The ProjectThe Project by Courtney Summers
Published by Wednesday Books on February 2, 2021
Pages: 352
View Title on Goodreads
Bantering Books Rating: three-stars

Lo Denham is used to being on her own. After her parents died, Lo's sister, Bea, joined The Unity Project, leaving Lo in the care of their great aunt. Thanks to its extensive charitable work and community outreach, The Unity Project has won the hearts and minds of most in the Upstate New York region, but Lo knows there's more to the group than meets the eye. She's spent the last six years of her life trying—and failing—to prove it.
When a man shows up at the magazine Lo works for claiming The Unity Project killed his son, Lo sees the perfect opportunity to expose the group and reunite with Bea once and for all. When her investigation puts her in the direct path of its leader, Lev Warren and as Lo delves deeper into The Project, the lives of its members it upends everything she thought she knew about her sister, herself, cults, and the world around her—to the point she can no longer tell what's real or true. Lo never thought she could afford to believe in Lev Warren . . . but now she doesn't know if she can afford not to.

Bantering Books Review

Flip. Flop.

That’s what my feelings for The Project did. They flipped, they flopped, and then flipped again as I read Courtney Summers’ latest Young Adult thriller.

And they flip-flopped dramatically. From like to strong dislike to really like to even love by novel’s end, albeit fleeting.

It’s a lot of flipping and flopping, I know. Stay with me. This is all heading somewhere.

Nineteen-year-old Lo Denham knows how to take care of herself. She’s had no choice – her parents died in a car accident when she was 13, and her older sister, Bea, abandoned her to join the cult-like charitable group, The Unity Project.

Lo knows there is more to both The Unity Project and Bea’s departure than what lies on the surface. She has just never been able to prove it, no matter how deeply she researches the group’s activities or how often she shows up at The Unity Project’s doorstep demanding to see her sister.

Lo finally receives the break she’s been awaiting, however, when a man walks into her boss’s office, insisting that The Unity Project killed his son. Realizing that the young man’s death may be the missing link she needs to find Bea, Lo vows to do whatever is necessary to bring the group’s sinister ways to light.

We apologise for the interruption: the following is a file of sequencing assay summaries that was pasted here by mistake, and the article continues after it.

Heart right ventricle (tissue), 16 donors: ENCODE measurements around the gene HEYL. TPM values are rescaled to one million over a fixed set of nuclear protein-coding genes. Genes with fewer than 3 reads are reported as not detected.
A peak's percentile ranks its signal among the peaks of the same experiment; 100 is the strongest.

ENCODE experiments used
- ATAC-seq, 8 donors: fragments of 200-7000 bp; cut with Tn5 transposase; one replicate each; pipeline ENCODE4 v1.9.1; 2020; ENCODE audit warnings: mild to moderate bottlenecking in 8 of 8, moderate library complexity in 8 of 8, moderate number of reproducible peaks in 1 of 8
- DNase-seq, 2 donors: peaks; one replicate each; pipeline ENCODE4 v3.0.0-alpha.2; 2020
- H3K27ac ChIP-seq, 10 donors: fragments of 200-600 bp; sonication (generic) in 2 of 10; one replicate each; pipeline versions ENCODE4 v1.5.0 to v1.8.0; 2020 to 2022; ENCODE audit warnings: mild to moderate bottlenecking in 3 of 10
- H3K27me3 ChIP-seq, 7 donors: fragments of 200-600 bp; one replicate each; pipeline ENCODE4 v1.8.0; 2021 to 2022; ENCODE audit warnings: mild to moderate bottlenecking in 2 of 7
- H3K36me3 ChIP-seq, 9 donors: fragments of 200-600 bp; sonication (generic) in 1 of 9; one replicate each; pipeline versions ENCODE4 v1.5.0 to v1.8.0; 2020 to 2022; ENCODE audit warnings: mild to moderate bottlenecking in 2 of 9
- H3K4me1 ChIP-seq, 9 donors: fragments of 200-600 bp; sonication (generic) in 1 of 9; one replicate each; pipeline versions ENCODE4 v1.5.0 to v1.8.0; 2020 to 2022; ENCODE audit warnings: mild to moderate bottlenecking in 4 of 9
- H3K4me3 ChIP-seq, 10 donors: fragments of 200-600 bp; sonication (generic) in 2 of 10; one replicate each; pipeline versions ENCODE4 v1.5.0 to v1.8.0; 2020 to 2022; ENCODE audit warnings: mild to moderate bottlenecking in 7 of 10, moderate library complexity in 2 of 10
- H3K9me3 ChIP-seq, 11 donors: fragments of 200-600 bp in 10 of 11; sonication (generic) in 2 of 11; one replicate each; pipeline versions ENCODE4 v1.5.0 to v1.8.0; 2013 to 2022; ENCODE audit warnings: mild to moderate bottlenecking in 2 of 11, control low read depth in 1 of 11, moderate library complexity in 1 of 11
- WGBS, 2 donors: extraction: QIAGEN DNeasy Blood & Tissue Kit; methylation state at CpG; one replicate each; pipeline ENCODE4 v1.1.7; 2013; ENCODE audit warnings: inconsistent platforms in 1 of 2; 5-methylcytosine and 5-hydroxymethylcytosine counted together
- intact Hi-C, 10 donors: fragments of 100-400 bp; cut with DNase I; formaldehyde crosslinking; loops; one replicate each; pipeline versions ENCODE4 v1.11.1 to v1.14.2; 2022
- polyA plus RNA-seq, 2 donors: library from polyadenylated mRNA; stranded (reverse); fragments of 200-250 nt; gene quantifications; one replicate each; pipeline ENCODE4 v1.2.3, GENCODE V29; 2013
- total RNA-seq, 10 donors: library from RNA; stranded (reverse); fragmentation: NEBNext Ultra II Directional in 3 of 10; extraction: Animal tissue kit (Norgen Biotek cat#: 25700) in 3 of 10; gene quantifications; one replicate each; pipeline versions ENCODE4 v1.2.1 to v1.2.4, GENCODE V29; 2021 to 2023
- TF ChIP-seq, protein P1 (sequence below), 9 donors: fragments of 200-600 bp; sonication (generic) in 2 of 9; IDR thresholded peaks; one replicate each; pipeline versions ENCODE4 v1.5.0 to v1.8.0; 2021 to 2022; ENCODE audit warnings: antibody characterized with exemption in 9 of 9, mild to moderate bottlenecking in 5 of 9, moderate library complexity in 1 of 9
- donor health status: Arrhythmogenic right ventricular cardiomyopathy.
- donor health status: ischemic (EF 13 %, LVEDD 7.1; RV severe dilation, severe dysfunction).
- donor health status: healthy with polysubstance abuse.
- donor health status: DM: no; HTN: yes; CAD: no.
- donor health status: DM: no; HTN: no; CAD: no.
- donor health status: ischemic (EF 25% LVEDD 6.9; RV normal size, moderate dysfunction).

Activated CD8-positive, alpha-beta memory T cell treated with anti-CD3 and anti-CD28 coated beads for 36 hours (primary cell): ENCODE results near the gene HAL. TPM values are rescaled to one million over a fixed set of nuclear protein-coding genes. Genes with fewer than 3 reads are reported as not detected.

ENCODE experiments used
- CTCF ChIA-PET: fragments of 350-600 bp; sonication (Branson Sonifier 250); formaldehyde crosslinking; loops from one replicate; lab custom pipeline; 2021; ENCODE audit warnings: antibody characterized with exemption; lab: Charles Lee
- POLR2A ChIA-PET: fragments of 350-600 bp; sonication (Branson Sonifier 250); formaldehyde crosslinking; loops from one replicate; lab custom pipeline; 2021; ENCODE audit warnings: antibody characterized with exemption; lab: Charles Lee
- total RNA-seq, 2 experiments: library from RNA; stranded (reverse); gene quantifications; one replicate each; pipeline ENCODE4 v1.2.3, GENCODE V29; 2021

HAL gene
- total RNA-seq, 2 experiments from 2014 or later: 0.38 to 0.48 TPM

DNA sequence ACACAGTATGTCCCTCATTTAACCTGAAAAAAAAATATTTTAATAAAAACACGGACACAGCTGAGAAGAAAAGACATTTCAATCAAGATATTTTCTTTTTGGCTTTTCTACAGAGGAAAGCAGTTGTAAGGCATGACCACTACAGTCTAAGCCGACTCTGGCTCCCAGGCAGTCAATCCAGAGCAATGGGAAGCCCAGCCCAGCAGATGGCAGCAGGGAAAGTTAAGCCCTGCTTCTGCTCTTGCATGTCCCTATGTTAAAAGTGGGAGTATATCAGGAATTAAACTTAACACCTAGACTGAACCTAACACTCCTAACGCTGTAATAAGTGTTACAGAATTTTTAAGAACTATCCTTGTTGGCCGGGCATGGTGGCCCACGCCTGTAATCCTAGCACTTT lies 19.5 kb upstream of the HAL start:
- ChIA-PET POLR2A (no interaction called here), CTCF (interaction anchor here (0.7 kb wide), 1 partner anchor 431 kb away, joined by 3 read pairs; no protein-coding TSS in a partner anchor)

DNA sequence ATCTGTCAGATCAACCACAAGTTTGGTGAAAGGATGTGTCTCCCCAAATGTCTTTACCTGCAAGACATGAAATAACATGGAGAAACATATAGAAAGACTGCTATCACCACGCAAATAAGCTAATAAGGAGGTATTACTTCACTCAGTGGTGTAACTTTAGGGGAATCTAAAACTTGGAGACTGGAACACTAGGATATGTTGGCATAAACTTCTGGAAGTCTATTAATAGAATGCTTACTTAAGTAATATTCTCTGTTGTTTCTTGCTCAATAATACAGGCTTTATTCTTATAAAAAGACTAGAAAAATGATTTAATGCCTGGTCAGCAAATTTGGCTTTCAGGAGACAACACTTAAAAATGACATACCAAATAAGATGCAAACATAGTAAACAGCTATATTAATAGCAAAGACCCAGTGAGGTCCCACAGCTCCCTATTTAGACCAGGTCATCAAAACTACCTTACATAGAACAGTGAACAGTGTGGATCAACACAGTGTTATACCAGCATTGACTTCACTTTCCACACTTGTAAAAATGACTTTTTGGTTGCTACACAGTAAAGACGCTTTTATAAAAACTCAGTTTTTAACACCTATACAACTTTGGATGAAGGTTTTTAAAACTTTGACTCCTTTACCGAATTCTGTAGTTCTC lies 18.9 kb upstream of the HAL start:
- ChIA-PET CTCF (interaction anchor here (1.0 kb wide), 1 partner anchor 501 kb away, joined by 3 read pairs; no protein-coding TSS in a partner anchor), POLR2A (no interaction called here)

So, here’s the thing. I feel like The Project has two parts to it – the bad part and the good part.

The bad part comes first, and it is so not fun. It’s long. It’s boring. And it’s a long time to be bored, seeing as it encompasses 60% of the novel. The characters are dull and bland, and Summers’ writing is dry and devoid of emotion. The narrative is also bogged down heavily by info-dumping, with Summers plopping huge chunks of her cult research into conversations and interviews.

And the bad part is obviously why so many readers are struggling with the novel. Because if the plot is not engaging, if the characters are not dynamic, and if the narrative lacks emotion – what is there to connect you to the story?

Nothing, really.

But if you hang in there, as I did, and refuse to throw in the towel, you will eventually come to the good part – and your reading efforts will be handsomely rewarded.

Because the plot quickens. The story grips. The info-dumps disappear. The characters are richer. Emotion fills the narrative. And we are given a closing scene that is incredibly beautiful in its melancholy.

In other words, The Project becomes the novel it should’ve been from the very first page.

But it might be too late. I think a lot of readers will have checked out of the story long before the novel improves, and by the time the good part finally arrives, many of those who are still reading will not even care about what comes next.

And in all honesty, I’m not entirely certain the good part is good enough to outweigh the bad part.

It was for me. But this sentiment may not be shared.

My sincerest appreciation to Courtney Summers, Wednesday Books, and NetGalley for the Advance Review Copy. All opinions included herein are my own.